A Chinese famille verte “Stanislaw pattern” dish. Kangxi period
Painted in the famille verte palette and gilt with a jardiniere of peonies, chrysanthemums, pine and others flowers in a fenced garden to the center, the border with shaped panels of birds and butterflies in flowering gardens on underglazed-blue grounds reserved with chysanthemum sprays and scrolling foliage, the underside with flowering branches and panels of fish amongst aquatic weeds on a diaper ground.
- Period :
- Kangxi (1662-1722), circa 1715/1725
- 8.66 in. (22.5 cm)
- upon request
A dish from the Mottahedeh Collection, is published by David Howard and John Ayers in “China for the West. Chinese Porcelain and other Decorative Arts for Export illustrated from the Mottahedeh Collection (I, pp. 144-145, no. 126).
Another dish from the collection of August the Strong, Elector of Saxony and King of Poland, is in the collection of the Boymans Van Beuningen Museum (Rotterdam, inv. no. A 2417).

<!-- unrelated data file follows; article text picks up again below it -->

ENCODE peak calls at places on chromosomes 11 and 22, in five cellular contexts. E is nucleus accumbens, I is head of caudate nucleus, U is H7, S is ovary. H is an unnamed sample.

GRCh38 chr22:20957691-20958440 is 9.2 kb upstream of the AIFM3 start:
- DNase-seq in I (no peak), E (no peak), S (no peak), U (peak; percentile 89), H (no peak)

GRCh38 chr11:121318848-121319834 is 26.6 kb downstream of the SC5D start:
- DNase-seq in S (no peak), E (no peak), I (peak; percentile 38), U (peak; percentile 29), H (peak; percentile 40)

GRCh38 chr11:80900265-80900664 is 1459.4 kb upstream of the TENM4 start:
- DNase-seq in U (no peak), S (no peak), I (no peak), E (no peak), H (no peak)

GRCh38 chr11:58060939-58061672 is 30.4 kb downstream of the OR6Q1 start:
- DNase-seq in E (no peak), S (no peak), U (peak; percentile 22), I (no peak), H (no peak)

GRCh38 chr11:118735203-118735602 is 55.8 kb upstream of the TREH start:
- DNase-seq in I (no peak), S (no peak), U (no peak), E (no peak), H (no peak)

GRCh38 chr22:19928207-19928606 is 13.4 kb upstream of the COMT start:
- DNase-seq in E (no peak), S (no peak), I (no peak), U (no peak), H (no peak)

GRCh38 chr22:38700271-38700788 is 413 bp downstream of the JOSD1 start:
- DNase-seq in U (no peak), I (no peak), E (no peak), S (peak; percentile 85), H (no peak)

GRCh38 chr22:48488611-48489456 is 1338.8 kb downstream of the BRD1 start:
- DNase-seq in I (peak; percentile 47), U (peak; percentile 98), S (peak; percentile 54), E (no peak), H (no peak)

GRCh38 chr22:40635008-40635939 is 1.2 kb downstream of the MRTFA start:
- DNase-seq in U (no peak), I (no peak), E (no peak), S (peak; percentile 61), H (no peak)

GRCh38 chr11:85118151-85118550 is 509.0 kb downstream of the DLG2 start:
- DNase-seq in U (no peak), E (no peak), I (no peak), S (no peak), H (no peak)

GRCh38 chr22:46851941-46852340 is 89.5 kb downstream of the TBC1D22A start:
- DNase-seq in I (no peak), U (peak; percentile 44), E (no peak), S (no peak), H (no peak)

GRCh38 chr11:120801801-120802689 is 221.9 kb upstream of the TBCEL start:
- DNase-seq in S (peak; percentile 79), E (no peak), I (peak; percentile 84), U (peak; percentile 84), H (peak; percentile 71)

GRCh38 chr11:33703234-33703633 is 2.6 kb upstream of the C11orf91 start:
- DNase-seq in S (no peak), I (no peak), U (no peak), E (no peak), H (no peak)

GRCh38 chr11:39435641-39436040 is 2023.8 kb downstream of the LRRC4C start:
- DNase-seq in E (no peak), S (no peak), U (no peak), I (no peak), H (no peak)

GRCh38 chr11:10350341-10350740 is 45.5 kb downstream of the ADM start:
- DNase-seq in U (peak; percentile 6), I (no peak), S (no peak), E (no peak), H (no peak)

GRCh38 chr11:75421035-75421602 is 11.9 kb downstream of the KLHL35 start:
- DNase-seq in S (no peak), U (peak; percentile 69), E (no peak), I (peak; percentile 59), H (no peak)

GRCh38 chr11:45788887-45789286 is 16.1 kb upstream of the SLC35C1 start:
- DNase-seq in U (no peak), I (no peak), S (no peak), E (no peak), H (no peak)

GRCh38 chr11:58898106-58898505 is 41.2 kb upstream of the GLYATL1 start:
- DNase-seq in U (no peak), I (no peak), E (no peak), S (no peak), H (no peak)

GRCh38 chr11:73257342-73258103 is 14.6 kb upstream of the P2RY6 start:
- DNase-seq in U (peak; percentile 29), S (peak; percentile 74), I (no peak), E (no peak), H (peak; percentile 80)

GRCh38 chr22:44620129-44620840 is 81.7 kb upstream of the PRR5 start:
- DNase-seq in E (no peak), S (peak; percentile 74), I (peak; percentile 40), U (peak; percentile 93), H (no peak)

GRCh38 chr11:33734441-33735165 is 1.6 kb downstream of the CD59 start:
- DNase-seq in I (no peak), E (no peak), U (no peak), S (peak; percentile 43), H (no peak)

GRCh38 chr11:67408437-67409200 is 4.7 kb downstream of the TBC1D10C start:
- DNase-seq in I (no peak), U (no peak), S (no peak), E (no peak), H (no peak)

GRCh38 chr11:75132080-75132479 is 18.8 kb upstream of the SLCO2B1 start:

Another dish is in the collection of the Metropolitan Museum of Art of New-York (from the Hans Syz Collection, Gift of Stephan B. Syz and John D. Syz, 1995, access number 1995.268.35).
This design made for the Continental market was inspired by Japanese export ceramics from the 17th century (Imari Kinrandé). The extensive use of gilding and the dark blue and red enamels illustrate the adoption of the Japanese Imari style in Chinese wares. This style became popular in Europe in the mid-seventeenth century, when warfare in China disrupted the kilns at Jingdezhen. Chinese potters incorporated the Imari style in their repertory to attract the lucrative European market.
This famous design was copied in Belvedere Warsaw Faience in 1776, most notably in later services for the Polish King Stanislaw II or for Sultan Abdul Hamid I of Turkey, which has consequently resulted in this design being known as the “Stanislaw” pattern. A plate from the “Poniatowski service” is in the collection of the Metropolitan Museum of Art of New-York.
This historical pattern became famous and the Venetian Cozzi factory copied it around 1770. Bayeux (Metropolitan Museum of NYC, access number 1995.268.39) and Samson copied it as well at the end of the 19th century (see Christie’s, Asian Decorative Arts, 14 february 2012, London, lot 224).